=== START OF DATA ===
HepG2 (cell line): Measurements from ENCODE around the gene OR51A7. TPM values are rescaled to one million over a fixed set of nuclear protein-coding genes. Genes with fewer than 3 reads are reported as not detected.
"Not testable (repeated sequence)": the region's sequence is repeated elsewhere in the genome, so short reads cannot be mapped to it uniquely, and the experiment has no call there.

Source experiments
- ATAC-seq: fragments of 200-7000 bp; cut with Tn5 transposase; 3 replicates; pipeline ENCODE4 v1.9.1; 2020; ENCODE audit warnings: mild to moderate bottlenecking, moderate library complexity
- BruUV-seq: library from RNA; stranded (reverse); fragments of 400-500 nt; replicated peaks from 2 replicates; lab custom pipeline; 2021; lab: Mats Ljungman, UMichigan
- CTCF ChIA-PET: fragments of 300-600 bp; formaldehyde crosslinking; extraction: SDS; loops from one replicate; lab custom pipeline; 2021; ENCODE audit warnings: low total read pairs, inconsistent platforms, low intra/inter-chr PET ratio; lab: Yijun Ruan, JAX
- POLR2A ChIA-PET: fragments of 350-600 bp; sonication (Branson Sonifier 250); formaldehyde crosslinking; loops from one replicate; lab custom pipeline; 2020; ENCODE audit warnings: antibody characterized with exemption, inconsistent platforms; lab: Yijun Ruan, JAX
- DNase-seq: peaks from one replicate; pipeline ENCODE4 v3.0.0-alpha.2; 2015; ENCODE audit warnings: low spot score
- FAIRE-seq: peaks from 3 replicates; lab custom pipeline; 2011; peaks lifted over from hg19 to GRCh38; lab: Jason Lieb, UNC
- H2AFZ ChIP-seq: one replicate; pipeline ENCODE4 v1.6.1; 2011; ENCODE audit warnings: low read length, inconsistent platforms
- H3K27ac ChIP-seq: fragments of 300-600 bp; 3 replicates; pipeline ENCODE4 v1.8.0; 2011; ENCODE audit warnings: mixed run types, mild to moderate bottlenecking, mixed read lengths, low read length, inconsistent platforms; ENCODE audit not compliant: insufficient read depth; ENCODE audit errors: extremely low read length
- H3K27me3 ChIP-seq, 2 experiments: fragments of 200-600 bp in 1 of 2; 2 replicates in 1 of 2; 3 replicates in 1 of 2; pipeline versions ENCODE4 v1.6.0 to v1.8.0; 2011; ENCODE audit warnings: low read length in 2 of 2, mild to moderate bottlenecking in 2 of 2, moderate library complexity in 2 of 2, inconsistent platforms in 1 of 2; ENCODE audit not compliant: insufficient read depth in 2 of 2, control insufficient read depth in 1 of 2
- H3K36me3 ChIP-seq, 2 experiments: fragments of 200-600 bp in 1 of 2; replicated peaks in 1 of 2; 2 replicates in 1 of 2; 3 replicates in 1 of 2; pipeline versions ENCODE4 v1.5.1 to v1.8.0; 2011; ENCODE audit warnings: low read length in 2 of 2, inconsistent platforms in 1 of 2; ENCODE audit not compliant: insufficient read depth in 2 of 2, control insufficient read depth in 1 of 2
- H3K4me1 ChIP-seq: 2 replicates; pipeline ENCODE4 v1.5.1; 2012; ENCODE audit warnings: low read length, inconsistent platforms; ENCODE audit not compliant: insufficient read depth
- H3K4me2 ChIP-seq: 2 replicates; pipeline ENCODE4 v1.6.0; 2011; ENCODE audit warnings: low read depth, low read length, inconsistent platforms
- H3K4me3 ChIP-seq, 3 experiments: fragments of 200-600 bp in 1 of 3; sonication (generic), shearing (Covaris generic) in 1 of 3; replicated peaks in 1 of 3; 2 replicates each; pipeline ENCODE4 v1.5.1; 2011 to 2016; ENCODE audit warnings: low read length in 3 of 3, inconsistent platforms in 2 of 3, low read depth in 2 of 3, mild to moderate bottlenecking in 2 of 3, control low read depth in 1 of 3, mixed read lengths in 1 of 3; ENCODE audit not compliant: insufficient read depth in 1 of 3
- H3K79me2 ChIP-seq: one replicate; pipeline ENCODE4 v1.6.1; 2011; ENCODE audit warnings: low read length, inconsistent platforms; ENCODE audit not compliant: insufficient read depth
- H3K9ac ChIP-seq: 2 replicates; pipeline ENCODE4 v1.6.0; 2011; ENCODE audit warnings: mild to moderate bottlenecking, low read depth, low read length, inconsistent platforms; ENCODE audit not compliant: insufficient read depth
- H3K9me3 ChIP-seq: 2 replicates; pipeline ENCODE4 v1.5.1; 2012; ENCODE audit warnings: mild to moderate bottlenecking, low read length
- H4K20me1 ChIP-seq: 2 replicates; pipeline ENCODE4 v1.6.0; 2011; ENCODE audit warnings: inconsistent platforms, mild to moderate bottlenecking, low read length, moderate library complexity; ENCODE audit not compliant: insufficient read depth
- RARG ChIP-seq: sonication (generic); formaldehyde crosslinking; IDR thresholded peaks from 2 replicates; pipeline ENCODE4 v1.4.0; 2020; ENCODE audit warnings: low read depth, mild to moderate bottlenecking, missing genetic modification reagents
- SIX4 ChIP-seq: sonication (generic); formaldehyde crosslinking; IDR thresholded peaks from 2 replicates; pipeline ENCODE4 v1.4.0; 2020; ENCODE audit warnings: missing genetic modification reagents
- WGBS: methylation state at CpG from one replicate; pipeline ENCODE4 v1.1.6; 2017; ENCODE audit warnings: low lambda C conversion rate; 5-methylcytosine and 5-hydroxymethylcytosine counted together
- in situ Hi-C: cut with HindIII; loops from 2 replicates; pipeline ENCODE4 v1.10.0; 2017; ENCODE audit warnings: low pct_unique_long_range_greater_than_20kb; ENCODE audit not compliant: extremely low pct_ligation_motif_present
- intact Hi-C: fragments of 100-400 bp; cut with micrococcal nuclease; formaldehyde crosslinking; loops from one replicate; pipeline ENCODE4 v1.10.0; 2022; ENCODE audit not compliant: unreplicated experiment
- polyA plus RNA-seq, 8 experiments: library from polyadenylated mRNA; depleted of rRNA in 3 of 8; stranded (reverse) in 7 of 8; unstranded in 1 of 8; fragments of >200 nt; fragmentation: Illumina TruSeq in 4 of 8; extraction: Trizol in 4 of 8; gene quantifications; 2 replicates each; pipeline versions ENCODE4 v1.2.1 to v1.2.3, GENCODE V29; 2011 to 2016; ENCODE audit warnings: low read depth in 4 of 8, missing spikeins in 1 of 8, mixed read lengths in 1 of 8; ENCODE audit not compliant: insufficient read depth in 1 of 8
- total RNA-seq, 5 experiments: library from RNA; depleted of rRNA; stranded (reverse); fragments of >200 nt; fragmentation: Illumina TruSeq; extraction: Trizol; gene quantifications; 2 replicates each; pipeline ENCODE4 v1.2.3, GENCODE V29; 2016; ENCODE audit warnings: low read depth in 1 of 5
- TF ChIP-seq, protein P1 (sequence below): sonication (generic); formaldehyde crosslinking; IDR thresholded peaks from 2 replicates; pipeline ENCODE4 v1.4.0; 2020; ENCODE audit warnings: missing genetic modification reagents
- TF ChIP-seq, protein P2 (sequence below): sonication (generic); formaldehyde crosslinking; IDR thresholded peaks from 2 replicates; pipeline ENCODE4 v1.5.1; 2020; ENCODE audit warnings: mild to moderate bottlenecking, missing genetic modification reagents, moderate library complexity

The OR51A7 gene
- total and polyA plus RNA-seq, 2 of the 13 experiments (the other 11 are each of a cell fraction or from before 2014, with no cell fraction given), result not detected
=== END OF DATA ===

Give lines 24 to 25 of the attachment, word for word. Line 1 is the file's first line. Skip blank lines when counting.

- in situ Hi-C: cut with HindIII; loops from 2 replicates; pipeline ENCODE4 v1.10.0; 2017; ENCODE audit warnings: low pct_unique_long_range_greater_than_20kb; ENCODE audit not compliant: extremely low pct_ligation_motif_present
- intact Hi-C: fragments of 100-400 bp; cut with micrococcal nuclease; formaldehyde crosslinking; loops from one replicate; pipeline ENCODE4 v1.10.0; 2022; ENCODE audit not compliant: unreplicated experiment